Recently a few NZ brands have been spending large on teaser advertising. Designed to create suspense, intrigue and of course hype - the teaser is a difficult and risky move. With social media making "buzz" a bigger part of product launches, brands hope to generate extra momentum by making their teaser a talking point.
One of the biggest teaser campaigns we've seen in NZ was BNZ's Good with Money campaign. The advertiser was kept anonymous for a month before the bank was revealed. Almost everyone had an opinion on who was behind the billboards and TV ads. From an earned media point of view it was a success, it even inspired a Twitter troll and spawned multiple news articles. After the reveal BNZ's chief marketing officer Craig Herbison said
"...it wasn't undertaken to tease anything about the bank. It was about starting a conversation."So with that in mind BNZ views the teaser campaign as a success.
What's harder to gauge is what happened after the reveal. Were consumers pleasantly surprised or disappointed that a bank was behind the campaign? Has BNZ been able to live up to expectations and continue money conversations now that the advertising hype has faded? And the big question - would the money invested in the teasers been better spent on branded advertising?
|While the entertainment and technology industries use teasers successfully on the whole teaser campaigns can set a brand up for failure. The question has to be asked - is it really worth the wait?|
A teaser campaign requires a substantial investment in promoting the unknown. The theory being that the mystery and excitement created attracts a greater level of interest in your news. This is the approach Domino's NZ is taking - with their CEO fronting a national TV campaign to hype up tomorrow's announcement of a "game changer"...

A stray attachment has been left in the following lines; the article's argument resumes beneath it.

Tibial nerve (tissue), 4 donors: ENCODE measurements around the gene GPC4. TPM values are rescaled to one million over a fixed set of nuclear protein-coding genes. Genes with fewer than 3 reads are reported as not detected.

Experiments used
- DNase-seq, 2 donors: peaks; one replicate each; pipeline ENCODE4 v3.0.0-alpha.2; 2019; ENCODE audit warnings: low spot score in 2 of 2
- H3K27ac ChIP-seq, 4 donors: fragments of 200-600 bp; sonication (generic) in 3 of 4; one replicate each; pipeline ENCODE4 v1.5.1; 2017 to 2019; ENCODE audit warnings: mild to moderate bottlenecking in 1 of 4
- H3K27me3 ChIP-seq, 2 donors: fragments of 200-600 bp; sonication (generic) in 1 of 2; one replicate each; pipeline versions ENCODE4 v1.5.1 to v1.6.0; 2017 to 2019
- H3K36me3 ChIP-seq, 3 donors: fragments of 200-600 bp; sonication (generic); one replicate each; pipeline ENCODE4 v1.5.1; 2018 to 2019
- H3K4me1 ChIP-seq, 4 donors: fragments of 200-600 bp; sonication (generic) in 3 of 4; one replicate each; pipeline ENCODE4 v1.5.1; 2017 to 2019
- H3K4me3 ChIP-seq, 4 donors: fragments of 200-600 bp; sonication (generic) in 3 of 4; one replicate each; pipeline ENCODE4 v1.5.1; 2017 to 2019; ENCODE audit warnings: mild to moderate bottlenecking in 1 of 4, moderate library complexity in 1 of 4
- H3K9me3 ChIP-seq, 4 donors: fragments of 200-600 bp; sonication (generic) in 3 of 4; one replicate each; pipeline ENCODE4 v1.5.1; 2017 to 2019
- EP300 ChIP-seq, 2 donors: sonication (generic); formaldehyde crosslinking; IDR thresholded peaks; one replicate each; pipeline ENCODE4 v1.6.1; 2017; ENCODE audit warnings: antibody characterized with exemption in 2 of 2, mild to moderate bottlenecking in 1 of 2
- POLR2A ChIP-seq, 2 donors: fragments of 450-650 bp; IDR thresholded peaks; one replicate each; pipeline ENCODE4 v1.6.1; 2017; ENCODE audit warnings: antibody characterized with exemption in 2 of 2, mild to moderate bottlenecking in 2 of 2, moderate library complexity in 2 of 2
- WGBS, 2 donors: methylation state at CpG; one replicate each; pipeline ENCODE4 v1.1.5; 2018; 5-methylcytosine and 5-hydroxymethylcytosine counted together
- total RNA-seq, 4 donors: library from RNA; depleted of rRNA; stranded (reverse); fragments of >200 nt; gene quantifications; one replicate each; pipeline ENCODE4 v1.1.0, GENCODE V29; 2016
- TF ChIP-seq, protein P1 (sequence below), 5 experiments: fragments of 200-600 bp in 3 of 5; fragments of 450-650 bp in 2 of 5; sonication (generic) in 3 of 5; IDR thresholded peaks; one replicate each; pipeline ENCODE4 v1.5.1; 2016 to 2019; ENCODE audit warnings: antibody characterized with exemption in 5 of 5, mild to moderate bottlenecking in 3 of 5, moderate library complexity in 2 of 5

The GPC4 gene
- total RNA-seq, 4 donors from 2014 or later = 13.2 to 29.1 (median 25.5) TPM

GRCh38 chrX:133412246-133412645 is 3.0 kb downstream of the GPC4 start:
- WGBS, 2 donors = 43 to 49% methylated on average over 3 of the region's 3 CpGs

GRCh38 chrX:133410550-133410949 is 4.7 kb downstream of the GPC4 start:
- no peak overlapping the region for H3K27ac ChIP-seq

Teasing your fantastic new product's arrival is one thing but claiming you are revealing a "game changer" is a bold statement. It can't just be a game changer in the eyes of Domino's management or Domino's staff, it has to mean a game changer to the NZ public.
You can pretty safely rule out 'world peace' and 'a cure for cancer' as Domino's "game changer" and a wise bet is it's pizza related. So given these assumptions, will Domino's announcement really constitute a "game changer" for anyone outside their own company? And if you over promise and under deliver, have you done more damage than good in the end? Are you setting your brand up to disappoint your toughest critics - the public?
Twitter already seems a little skeptical of Domino's Game Changer...
Can't sleep too excited wondering how Domino's Pizzas are going to change the game. #gamechanger
— Toby Manhire (@toby_etc) March 8, 2013
I suspect that Dominos Pizza interpretation of a "game changer" is different to everyone elses
— Wendy Smith (@wendlesnz) March 10, 2013
Given that the hashtag #gamechanger also includes tweets about the news that a child was cured of HIV, it's use by Dominos seems a little silly.
While my expectations of Dominos' #gamechanger are low, I am interested to see whether consumers feel excited or disappointed when all is revealed. Consumers are pretty savvy and if they feel like Domino's is making a big deal over nothing it may just back fire.
What do you think? Should brand's create teasers or are they just marketing gimmicks?